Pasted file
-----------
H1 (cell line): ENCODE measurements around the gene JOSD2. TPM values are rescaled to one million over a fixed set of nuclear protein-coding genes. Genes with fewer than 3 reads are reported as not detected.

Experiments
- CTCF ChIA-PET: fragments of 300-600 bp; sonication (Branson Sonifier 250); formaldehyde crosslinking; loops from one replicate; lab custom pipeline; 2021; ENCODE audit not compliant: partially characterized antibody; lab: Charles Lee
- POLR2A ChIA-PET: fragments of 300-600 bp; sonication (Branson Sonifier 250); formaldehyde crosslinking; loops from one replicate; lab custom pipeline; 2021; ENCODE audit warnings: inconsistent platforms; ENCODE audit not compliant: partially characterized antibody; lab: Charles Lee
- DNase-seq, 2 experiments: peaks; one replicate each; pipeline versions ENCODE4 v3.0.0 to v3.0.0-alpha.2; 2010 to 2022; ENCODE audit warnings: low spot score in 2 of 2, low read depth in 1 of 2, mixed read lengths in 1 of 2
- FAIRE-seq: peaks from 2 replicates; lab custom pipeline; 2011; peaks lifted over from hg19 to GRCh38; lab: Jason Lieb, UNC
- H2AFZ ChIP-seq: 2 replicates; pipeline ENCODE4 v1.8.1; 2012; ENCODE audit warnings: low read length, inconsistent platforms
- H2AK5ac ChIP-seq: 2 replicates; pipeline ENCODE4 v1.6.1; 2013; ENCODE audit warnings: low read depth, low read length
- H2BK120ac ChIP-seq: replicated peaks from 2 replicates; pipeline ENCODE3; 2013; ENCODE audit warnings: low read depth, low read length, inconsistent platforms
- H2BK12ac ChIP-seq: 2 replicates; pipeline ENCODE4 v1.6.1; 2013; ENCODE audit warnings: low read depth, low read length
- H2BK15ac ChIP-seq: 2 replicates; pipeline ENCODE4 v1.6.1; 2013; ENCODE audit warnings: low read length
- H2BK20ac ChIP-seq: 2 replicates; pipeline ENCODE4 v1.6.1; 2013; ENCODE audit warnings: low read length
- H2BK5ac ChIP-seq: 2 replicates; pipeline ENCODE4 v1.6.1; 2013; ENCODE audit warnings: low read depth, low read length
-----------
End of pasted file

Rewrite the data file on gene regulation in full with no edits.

H1 (cell line): ENCODE measurements around the gene JOSD2. TPM values are rescaled to one million over a fixed set of nuclear protein-coding genes. Genes with fewer than 3 reads are reported as not detected.

Experiments
- CTCF ChIA-PET: fragments of 300-600 bp; sonication (Branson Sonifier 250); formaldehyde crosslinking; loops from one replicate; lab custom pipeline; 2021; ENCODE audit not compliant: partially characterized antibody; lab: Charles Lee
- POLR2A ChIA-PET: fragments of 300-600 bp; sonication (Branson Sonifier 250); formaldehyde crosslinking; loops from one replicate; lab custom pipeline; 2021; ENCODE audit warnings: inconsistent platforms; ENCODE audit not compliant: partially characterized antibody; lab: Charles Lee
- DNase-seq, 2 experiments: peaks; one replicate each; pipeline versions ENCODE4 v3.0.0 to v3.0.0-alpha.2; 2010 to 2022; ENCODE audit warnings: low spot score in 2 of 2, low read depth in 1 of 2, mixed read lengths in 1 of 2
- FAIRE-seq: peaks from 2 replicates; lab custom pipeline; 2011; peaks lifted over from hg19 to GRCh38; lab: Jason Lieb, UNC
- H2AFZ ChIP-seq: 2 replicates; pipeline ENCODE4 v1.8.1; 2012; ENCODE audit warnings: low read length, inconsistent platforms
- H2AK5ac ChIP-seq: 2 replicates; pipeline ENCODE4 v1.6.1; 2013; ENCODE audit warnings: low read depth, low read length
- H2BK120ac ChIP-seq: replicated peaks from 2 replicates; pipeline ENCODE3; 2013; ENCODE audit warnings: low read depth, low read length, inconsistent platforms
- H2BK12ac ChIP-seq: 2 replicates; pipeline ENCODE4 v1.6.1; 2013; ENCODE audit warnings: low read depth, low read length
- H2BK15ac ChIP-seq: 2 replicates; pipeline ENCODE4 v1.6.1; 2013; ENCODE audit warnings: low read length
- H2BK20ac ChIP-seq: 2 replicates; pipeline ENCODE4 v1.6.1; 2013; ENCODE audit warnings: low read length
- H2BK5ac ChIP-seq: 2 replicates; pipeline ENCODE4 v1.6.1; 2013; ENCODE audit warnings: low read depth, low read length